Bar Council Calls on Peers to Reject Civil Legal Aid Regulations

7 May 2014

The Bar Council, which represents barristers in England and Wales, has urged Peers to reject the Civil Legal Aid (Remuneration) (Amendment) (No. 3) Regulations, which severely limit the availability of legal aid for proceedings for Judicial Review.

Judicial Review plays an important role in the constitutional order. The ability of the court to examine the legality of executive decision-making is a cornerstone of democracy and the Rule of Law.

The regulations, which came into effect on 22 April 2014 and are scheduled to be debated in the House of Lords today, means that lawyers who bring applications for Judicial Review: (a) will not be paid from legal aid if the court refuses permission to apply for Judicial Review; and (b) in the large number of cases which are concluded before the court makes a decision on permission, will only be paid from legal aid if after the event the Legal Aid Agency exercises its discretion to pay them.

Nicholas Lavender QC, Chairman of the Bar, said:

"We need a justice system which protects and promotes the rule of law, is cost-effective and provides access to justice for all.

"These regulations bring in a system under which lawyers will not know until after the event whether they will be paid for work done on Judicial Review cases, and where in many cases it will be a matter of the Legal Aid Agency's discretion whether they are paid or not.

"This will act as a considerable disincentive for experienced lawyers to continuing to doing such cases. Making their remuneration speculative in this way is likely to undermine the viability of this area of work for many lawyers, and therefore to limit the ability of individuals to challenge the legality of government decisions.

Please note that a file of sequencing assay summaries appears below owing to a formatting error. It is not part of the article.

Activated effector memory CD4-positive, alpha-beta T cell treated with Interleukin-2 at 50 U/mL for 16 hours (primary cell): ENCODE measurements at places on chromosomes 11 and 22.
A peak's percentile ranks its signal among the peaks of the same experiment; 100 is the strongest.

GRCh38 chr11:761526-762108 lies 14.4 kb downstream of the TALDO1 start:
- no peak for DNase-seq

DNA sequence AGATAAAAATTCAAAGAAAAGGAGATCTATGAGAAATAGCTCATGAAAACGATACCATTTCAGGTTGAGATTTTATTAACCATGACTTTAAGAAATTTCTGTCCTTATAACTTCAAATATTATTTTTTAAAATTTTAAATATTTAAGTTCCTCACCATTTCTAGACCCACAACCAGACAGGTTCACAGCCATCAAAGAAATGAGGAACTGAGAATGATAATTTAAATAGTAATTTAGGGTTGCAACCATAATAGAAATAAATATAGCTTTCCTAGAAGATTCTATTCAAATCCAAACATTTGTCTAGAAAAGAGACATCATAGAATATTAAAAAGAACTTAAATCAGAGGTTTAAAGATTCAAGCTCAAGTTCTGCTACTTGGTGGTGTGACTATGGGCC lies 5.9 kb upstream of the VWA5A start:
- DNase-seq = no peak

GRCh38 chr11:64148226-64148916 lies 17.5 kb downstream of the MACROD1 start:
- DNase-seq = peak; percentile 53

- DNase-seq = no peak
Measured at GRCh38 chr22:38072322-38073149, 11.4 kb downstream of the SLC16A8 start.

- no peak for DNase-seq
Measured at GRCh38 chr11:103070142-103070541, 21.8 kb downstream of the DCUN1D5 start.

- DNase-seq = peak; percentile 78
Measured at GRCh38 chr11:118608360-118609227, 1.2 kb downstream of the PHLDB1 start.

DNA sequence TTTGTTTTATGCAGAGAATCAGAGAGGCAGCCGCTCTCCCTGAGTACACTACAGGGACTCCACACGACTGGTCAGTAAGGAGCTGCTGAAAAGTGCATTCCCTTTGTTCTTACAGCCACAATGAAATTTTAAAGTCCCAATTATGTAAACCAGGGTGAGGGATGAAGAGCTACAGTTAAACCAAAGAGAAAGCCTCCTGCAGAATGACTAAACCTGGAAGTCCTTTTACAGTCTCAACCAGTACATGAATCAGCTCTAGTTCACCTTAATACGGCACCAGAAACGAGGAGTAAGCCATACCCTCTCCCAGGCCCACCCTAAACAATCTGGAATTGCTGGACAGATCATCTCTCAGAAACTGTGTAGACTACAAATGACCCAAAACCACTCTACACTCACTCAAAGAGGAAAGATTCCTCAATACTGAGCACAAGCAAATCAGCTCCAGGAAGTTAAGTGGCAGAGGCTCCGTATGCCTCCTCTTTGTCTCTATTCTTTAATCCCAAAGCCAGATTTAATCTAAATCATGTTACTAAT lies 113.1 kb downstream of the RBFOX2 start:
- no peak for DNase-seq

"The fact that, on the Government's own figures, these changes might remove legal aid from up to 69% of cases is very disturbing.  Moreover, a large number of those cases which do not proceed to the permission stage are cases in which the claimant obtains all or part of what he was seeking from the defendant before that stage is reached.  These are cases where the claim has succeeded, yet legal aid in such cases would depend on the Legal Aid Agency's discretion after the event.

"We have written to Peers to voice our concerns about the effects on access to justice of these regulations, which limit legal aid in Judicial Review proceedings and will make it easier for public authorities to escape challenge."


 Notes to Editors

1. Further information is available from the Bar Council Press Office on 020 7222 2525 and

2. The  Bar Council represents barristers in England and Wales. It promotes: 

  • The Bar's high quality specialist advocacy and advisory services

  • Fair access to justice for all

  • The highest standards of ethics, equality and diversity across the profession, and

  • The development of business opportunities for barristers at home and abroad. 

The General Council of the Bar is the Approved Regulator of the Bar of England and Wales. It discharges its regulatory functions through the independent Bar Standards Board.